Brian Mulroney has stepped back into the public spotlight to promote his memoirs — and accuse former archrival Pierre Trudeau of having lacked the moral fibre to lead.

'This is a man who questioned the Allies when the Jews were being sacrificed.' — Former prime minister Brian Mulroney

In an interview with CTV on Wednesday, the former Conservative prime minister reached back more than 60 years to chide Trudeau for his antiwar activism as a university student, saying his refusal to serve in the Second World War rendered him unfit to provide moral leadership.

Mulroney's memoirs areto be released Monday.

When he retired in 1993, Mulroney was one of the most reviled prime ministers in Canadian history. The late Trudeau, who retired as Liberal prime minister in 1984, is accorded more respect and admiration than Mulroneyby Canadians in opinion polls.

In the interview, Mulroney blamed Trudeau for scuttling the Meech Lake accord, a 1990 pact aimed at securing Quebec's signature on the Constitution. He then launched into a diatribe about what he calleda lack of moral fibre shown in Trudeau's opposition to the Second World War.

"[Trudeau] is far from a perfect man," Mulroney said.

"This is a man who questioned the Allies when the Jews were being sacrificed and, when the great extermination program was on, he was marching around Outremont [Montreal] on the other side of the issue."

'Cheap and shoddy' shot at Trudeau

Mulroney acknowledged that many Quebecers were opposed to the war and that Trudeau was a rebellious young man at the time. But he noted thatone million young Canadians chose to fight the Nazis, knowing thattheirs was"the most evil machine ever known to man, trying to exterminate the Jews, everybody knew that.

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Prime minister Pierre Trudeau and opposition leader Brian Mulroney stand together in a rare photo, taken Mar. 28 1984 in Ottawa. Trudeau usually kept photographers from entering his office when meeting with Mulroney. ((Peter Bregg/Canadian Press))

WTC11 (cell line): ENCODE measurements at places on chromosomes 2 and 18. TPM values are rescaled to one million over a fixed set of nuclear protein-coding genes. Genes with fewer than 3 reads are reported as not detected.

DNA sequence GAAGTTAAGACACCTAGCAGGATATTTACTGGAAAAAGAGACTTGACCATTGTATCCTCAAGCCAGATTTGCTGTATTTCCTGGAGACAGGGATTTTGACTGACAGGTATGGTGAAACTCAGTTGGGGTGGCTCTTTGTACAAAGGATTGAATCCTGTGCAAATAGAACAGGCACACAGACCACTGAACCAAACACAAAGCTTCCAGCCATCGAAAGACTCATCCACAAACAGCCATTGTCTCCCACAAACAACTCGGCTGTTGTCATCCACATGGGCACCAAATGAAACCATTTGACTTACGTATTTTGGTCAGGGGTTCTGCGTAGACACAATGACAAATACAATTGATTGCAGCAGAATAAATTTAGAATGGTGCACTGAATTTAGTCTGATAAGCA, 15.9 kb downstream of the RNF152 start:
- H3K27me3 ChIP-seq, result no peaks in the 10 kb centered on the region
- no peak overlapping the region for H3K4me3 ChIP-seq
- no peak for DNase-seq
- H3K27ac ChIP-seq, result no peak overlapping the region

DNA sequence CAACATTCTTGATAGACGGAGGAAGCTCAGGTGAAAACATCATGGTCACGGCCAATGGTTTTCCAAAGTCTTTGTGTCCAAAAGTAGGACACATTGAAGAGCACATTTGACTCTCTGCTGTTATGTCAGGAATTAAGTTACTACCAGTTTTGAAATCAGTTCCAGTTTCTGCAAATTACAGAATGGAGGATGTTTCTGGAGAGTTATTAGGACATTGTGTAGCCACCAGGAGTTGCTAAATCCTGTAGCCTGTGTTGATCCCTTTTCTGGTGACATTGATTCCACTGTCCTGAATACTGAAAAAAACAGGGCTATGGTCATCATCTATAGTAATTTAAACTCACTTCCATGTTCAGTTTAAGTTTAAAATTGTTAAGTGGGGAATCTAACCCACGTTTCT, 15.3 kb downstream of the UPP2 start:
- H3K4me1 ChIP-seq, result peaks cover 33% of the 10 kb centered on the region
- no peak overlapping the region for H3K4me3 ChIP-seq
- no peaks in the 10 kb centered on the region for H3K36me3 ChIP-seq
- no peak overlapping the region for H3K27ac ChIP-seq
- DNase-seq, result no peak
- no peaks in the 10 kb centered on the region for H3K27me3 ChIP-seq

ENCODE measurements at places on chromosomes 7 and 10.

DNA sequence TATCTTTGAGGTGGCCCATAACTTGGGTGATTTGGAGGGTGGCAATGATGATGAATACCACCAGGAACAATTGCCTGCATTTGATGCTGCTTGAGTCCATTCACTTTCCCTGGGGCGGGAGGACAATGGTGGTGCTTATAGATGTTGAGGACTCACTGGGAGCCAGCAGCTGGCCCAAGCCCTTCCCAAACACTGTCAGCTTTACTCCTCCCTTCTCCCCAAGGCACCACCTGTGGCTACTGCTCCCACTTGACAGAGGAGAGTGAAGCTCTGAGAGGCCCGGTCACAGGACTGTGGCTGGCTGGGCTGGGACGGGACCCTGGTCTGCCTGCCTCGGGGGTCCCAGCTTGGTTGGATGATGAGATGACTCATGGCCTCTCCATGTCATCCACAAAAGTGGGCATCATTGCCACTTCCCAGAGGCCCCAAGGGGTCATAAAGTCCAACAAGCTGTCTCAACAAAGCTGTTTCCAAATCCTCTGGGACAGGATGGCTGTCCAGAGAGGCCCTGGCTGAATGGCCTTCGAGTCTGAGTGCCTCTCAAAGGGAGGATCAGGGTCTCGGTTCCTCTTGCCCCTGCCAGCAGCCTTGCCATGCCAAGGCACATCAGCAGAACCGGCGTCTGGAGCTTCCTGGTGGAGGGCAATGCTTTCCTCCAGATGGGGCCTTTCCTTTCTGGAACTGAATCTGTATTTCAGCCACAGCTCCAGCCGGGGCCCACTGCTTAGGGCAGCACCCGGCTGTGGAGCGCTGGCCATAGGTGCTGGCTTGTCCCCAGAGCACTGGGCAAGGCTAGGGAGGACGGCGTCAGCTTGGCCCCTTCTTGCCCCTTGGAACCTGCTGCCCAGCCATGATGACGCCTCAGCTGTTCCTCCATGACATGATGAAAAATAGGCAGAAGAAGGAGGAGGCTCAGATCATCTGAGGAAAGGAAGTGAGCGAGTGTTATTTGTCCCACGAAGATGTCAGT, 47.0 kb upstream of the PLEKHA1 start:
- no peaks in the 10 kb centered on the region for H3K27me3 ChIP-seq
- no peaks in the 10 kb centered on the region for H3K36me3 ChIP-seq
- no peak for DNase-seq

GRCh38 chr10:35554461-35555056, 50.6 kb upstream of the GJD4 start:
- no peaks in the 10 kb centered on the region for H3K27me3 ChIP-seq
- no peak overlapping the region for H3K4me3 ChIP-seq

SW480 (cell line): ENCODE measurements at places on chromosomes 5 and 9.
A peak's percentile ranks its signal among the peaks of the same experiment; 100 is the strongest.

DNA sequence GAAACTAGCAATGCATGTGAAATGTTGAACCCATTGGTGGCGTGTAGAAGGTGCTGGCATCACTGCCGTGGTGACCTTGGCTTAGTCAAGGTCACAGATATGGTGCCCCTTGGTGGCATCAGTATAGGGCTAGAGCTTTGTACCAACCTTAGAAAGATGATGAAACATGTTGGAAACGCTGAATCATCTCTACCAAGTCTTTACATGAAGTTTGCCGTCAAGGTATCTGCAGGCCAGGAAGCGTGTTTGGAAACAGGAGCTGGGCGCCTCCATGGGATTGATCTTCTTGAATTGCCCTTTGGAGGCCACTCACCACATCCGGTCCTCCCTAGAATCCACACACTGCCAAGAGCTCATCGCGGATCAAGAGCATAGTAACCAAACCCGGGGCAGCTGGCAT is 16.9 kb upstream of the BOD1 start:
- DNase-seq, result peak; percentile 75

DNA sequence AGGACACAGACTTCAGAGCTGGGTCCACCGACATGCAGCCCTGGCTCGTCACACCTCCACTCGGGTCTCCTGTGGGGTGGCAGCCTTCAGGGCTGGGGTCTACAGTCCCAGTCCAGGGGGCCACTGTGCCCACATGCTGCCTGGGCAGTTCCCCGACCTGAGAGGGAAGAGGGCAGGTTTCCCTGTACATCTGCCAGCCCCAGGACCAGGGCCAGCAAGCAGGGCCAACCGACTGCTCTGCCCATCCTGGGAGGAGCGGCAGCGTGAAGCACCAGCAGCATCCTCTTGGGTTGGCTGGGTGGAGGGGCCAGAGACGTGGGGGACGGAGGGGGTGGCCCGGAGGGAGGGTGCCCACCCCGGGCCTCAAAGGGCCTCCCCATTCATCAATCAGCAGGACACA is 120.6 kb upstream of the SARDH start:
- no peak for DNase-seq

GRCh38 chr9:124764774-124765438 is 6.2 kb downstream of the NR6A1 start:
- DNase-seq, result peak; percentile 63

"Pierre Trudeau was not among them. That's a decision he made. He's entitled to make that kind of decision, but it doesn't qualify him for any position of moral leadership in our society."

Trudeau's eldest son, Justin, declined to comment on Mulroney's assessment of his father, who died seven years ago this month.

Historian and Trudeau chronicler Stephen Clarkson was surprised that Mulroney dredged up the old complaint about Trudeau, whose refusal to serve in the war was used against him during the 1967 Liberal leadership contest.

"He's sort of scraping the barrel if that's the worst he can say. … It's kind of cheap and shoddy."

Trudeau 'haunted' Mulroney

Clarkson said Mulroney appears to be unaware of more damning revelations about the young Trudeau, uncovered in a recent book by Monique and Max Nemni. According to the book, the youthful Trudeau admired fascist dictators, including Hitler, held anti-Semitic views and supported Quebec independence.

Moreover, Mulroney's charge is not strictly accurate, Clarkson said, pointing out that most people did not know about the Nazis' systematic extermination of millions of Jews until after the war.

Trudeau "haunted" Mulroney throughout his years as prime minister, Clarkson said, and Mulroney always seemed to be trying to prove he could do better than Trudeau on the unity and constitutional files, the economy and foreign relations.